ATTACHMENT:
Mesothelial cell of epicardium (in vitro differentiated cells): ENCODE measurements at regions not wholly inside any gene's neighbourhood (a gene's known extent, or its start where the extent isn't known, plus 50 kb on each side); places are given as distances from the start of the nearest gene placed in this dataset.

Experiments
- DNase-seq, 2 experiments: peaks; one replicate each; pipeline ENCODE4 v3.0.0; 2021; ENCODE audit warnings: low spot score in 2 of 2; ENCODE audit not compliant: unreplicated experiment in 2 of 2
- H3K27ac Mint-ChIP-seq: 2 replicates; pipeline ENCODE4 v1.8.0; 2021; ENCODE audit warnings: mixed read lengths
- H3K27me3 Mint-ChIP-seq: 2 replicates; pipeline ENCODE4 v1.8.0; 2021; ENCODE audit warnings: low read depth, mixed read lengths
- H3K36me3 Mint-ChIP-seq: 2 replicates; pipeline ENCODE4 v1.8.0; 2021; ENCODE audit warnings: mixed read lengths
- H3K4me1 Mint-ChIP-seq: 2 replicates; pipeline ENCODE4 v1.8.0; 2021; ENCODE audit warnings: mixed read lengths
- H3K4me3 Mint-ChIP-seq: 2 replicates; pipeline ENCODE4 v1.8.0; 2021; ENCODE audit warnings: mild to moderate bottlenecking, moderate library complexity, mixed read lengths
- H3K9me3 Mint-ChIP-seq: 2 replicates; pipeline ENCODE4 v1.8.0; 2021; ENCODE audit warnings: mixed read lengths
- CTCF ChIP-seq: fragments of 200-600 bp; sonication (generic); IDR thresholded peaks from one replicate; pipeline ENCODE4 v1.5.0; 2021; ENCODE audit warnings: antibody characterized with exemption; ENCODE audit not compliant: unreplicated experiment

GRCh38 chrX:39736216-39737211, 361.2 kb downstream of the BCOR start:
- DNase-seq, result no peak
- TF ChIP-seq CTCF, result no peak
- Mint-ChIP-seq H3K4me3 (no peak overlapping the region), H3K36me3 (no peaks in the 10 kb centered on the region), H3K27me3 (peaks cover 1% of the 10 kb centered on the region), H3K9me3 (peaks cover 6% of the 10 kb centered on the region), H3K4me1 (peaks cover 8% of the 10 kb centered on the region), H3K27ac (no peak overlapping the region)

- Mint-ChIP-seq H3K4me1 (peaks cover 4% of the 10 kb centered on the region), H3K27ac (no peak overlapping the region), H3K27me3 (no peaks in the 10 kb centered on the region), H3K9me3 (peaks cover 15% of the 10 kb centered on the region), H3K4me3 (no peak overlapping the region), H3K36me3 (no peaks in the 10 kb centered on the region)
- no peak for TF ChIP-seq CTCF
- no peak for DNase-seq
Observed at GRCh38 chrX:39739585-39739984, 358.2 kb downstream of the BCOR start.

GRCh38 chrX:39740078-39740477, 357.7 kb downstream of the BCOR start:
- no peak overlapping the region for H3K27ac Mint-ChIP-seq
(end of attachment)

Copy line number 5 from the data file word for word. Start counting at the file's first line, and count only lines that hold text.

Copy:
- H3K27me3 Mint-ChIP-seq: 2 replicates; pipeline ENCODE4 v1.8.0; 2021; ENCODE audit warnings: low read depth, mixed read lengths